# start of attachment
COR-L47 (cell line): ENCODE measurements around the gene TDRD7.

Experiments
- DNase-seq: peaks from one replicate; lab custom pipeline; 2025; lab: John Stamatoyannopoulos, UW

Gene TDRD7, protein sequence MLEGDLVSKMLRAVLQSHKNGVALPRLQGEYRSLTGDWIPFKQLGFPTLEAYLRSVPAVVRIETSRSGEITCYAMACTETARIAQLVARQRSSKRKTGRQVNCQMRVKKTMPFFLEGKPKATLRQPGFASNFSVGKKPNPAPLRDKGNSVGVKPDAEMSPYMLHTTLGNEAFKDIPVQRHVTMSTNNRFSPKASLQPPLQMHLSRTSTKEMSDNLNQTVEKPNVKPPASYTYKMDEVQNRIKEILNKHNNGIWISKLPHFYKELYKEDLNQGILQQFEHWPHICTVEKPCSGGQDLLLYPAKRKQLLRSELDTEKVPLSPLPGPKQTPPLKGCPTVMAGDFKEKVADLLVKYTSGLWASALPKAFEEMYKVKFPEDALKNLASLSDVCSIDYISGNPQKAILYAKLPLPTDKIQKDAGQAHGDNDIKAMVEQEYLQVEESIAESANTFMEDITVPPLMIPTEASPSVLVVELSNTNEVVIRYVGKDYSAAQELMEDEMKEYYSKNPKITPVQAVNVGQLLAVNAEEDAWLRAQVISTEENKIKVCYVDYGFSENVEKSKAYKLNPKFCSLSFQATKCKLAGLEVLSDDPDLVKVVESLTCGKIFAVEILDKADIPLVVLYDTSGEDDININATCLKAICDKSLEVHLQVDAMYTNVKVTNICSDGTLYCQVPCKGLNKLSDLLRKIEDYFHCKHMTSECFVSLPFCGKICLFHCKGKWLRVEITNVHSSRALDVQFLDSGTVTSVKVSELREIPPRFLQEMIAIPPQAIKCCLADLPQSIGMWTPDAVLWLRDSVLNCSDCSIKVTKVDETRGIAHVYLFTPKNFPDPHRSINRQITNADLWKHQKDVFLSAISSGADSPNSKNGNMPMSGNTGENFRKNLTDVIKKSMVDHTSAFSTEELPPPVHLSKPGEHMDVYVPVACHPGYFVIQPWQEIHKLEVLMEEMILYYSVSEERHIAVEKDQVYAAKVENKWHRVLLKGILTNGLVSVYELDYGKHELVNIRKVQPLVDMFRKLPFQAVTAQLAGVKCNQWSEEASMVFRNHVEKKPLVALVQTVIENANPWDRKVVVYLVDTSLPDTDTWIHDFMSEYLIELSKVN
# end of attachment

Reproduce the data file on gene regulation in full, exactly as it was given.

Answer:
COR-L47 (cell line): ENCODE measurements around the gene TDRD7.

Experiments
- DNase-seq: peaks from one replicate; lab custom pipeline; 2025; lab: John Stamatoyannopoulos, UW

Gene TDRD7, protein sequence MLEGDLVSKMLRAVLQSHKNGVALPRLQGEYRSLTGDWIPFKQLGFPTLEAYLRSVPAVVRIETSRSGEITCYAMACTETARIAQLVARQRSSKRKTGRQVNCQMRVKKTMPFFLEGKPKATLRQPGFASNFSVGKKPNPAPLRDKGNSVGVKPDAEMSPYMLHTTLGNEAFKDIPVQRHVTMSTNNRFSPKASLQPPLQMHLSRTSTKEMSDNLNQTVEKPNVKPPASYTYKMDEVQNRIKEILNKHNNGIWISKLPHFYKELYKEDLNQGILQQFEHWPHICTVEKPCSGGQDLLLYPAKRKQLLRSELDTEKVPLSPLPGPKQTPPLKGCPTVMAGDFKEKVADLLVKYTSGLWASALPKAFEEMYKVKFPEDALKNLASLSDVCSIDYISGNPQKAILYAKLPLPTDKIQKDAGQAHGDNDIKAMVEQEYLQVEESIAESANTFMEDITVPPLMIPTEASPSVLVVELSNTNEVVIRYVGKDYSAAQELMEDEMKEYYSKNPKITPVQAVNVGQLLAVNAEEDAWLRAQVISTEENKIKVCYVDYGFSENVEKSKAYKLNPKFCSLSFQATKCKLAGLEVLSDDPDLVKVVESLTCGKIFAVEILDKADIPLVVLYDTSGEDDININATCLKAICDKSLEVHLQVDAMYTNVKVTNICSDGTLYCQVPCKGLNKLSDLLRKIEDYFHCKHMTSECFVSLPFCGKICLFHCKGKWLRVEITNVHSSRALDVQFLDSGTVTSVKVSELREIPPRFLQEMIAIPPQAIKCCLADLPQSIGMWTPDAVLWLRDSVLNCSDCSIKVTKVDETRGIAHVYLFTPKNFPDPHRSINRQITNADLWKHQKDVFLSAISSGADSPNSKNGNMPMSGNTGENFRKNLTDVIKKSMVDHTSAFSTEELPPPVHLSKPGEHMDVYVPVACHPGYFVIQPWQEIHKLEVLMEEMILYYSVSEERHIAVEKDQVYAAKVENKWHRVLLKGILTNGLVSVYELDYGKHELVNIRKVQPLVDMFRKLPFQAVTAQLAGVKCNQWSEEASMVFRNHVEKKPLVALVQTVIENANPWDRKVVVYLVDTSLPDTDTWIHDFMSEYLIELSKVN